What is GDPR?
Data protection regulations are often seen as something that’s rather confusing or problematic. However, their main purpose is to make sure that both businesses and individuals are using the personal data of others correctly, whilst making sure that their own data is not being misused. In this way, data protection regulations protect us from malevolent or fraudulent uses of our confidential information.
How does GDPR fit into all of this? The abbreviation GDPR stands for General Data Protection Regulation. It’s an EU regulation that aims to standardize the data protection methods of each of its member states, ensuring that the same laws are applied in all its constituent countries. The purpose is to provide EU citizens more power and visibility into which pieces of personal information organizations hold on them, along with how and where this data is used. Accessibility to this information is expected to give such citizens increased protection against the misuse of their personal data by other organizations.
Within the GDPR, the list of things that can constitute “personal data” is rather large and includes pretty much anything that can be used directly or indirectly to identify a specific individual. Such things include:
- Email address
- Home address
- Bank details
- Medical information
- Political opinions
- Biometric data
- IP address
- Racial/ethnic data
- Social media posts
- Sexual Orientation
Some of the things on this list might be surprising, others are self-explanatory. But the general commonality is that any of these points can be used to identify a specific person, and they’re all therefore considered “personal data”.
The GDPR came into force on the 25th May 2018 and has been up and running ever since. According to research from Betipy, it applies to all organizations either registered within the EU or with a subsidiary in the EU, as well as any international organizations that either sell products and services to EU residents or process their personal data in any way. Any organizations found in breach of EU GDPR can face fines up to a substantial €20,000,000 or 4% of the company’s global turnover.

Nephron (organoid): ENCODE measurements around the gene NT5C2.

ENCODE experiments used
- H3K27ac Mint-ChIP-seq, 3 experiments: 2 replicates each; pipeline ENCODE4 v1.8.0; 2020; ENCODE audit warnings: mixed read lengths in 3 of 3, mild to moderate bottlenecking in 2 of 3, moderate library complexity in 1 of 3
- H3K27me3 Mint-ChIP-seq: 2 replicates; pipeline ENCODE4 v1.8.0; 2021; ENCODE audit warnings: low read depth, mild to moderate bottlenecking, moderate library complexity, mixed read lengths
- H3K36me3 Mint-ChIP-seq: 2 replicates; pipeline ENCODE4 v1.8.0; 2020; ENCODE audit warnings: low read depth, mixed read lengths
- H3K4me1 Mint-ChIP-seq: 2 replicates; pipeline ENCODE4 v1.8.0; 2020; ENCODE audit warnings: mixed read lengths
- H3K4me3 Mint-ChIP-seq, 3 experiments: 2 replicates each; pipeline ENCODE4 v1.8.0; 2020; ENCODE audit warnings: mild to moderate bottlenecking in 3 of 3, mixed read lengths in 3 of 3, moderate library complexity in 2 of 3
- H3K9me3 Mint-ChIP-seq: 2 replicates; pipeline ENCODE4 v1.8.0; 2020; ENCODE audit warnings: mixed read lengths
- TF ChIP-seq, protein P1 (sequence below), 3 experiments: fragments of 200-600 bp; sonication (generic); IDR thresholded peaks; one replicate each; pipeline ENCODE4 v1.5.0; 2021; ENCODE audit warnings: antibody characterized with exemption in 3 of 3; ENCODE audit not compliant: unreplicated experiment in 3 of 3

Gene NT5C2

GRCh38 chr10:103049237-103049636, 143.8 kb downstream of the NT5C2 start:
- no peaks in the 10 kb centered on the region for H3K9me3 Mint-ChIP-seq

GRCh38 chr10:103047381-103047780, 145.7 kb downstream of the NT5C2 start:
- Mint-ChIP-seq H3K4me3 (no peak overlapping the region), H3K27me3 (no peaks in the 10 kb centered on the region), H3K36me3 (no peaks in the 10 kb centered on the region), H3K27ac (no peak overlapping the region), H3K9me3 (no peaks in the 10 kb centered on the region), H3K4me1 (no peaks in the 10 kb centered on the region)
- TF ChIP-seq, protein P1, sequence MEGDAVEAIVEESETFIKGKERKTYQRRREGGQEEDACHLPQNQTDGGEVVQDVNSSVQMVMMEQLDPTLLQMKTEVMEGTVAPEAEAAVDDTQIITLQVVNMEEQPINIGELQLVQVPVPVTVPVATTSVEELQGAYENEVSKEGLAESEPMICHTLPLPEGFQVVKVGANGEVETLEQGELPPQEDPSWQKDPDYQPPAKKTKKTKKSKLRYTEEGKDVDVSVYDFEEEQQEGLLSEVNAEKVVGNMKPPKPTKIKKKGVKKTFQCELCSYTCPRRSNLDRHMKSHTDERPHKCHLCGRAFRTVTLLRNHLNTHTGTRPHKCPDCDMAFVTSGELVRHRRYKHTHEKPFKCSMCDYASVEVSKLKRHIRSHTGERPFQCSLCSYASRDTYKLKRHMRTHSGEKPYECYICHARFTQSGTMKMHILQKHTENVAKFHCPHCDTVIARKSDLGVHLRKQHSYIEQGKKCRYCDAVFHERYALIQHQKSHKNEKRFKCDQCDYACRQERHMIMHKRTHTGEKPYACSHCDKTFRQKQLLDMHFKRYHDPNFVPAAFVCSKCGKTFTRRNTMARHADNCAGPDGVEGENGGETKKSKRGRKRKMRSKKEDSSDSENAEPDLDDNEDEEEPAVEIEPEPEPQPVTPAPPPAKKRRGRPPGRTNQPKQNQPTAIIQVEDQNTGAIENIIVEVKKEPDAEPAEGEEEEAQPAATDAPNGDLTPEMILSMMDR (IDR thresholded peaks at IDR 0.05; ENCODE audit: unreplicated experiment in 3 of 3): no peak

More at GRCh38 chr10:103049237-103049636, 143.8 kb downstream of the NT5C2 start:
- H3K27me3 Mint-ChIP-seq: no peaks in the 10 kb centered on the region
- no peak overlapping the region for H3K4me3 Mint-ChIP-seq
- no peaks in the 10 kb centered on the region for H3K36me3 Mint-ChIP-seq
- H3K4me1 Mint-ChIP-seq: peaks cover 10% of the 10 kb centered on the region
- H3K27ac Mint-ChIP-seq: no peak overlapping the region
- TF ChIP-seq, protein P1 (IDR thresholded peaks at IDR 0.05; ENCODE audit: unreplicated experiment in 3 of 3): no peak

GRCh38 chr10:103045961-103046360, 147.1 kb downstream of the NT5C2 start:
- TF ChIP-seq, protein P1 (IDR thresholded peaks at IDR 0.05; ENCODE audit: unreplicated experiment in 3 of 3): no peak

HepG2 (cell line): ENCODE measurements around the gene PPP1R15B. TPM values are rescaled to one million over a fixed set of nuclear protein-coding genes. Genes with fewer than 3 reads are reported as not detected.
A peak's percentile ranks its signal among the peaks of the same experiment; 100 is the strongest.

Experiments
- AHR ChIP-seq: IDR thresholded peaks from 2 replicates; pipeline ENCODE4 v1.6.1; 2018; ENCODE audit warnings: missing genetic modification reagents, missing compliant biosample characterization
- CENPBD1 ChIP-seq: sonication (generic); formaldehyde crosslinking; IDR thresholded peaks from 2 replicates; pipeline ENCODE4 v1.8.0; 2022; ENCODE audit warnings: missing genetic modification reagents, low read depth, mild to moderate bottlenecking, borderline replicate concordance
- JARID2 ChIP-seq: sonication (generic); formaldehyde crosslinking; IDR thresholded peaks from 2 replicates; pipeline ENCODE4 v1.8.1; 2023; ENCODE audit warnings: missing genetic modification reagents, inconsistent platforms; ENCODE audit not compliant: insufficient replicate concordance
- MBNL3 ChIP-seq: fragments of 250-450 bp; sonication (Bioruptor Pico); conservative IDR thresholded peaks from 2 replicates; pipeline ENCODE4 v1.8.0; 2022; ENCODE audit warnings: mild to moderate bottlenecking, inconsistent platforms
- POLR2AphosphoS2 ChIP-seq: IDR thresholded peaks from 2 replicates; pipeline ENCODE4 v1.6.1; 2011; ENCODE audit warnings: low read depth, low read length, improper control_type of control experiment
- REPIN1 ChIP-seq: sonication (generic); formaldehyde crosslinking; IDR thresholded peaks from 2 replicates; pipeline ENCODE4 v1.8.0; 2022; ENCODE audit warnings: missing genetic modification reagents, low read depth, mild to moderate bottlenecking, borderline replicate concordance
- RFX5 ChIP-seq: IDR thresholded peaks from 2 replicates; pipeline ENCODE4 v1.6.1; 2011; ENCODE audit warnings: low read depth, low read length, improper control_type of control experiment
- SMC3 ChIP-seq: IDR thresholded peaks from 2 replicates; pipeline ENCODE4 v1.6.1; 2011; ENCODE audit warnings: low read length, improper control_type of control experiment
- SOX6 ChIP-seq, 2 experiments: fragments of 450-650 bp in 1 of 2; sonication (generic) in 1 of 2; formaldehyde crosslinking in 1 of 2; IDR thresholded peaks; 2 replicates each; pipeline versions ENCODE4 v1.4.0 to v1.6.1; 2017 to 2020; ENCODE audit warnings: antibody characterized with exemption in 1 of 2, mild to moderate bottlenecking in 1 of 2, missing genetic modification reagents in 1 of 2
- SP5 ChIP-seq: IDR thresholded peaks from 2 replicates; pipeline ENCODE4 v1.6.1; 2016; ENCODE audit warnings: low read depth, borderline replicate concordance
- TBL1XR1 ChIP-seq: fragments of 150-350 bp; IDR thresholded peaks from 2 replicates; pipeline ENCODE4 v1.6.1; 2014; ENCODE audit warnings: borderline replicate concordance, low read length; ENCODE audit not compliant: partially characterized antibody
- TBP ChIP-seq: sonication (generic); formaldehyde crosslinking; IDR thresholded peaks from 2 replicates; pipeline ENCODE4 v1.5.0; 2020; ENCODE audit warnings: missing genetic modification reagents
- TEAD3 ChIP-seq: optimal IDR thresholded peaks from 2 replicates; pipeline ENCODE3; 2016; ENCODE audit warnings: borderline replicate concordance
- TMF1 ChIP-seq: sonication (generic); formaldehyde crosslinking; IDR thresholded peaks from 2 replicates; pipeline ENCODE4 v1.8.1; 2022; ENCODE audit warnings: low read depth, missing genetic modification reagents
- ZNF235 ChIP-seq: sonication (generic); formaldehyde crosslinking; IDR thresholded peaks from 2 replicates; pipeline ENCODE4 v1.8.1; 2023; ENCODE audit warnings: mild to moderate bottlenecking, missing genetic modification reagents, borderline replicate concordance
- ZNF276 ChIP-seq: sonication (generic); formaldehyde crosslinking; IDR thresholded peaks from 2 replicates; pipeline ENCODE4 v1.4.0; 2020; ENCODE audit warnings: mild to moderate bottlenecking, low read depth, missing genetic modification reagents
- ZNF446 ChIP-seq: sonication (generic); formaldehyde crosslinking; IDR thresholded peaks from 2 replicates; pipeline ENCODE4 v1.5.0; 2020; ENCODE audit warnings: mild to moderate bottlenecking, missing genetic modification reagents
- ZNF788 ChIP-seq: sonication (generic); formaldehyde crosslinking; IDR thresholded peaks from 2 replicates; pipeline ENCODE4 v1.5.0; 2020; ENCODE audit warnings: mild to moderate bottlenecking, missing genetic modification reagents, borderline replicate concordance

How Does GDPR Affect Large Businesses?
The GDPR will have a significant effect on large businesses that have a sizeable workforce. There are numerous rules, processes, and restrictions included in the GDPR, which businesses will have to comply with if they’re to avoid breaching the regulations and being charged a hefty fine.
The first step for a large business is to make themselves aware of the GDPR rules, regulations and timeline. Without a thorough understanding of the regulations, businesses run the risk of having missed something critical within their processes and procedures, which could lead to the breach of vital regulations.
After making themselves aware of the GDPR, there are several key rules and processes that must be accommodated within the businesses policies. Businesses must…
- Document all held personal data held – the new regulations require businesses to keep a documented record of all data processing carried out, including where the data came from, who it’s shared with, and for what purpose it’s been collected.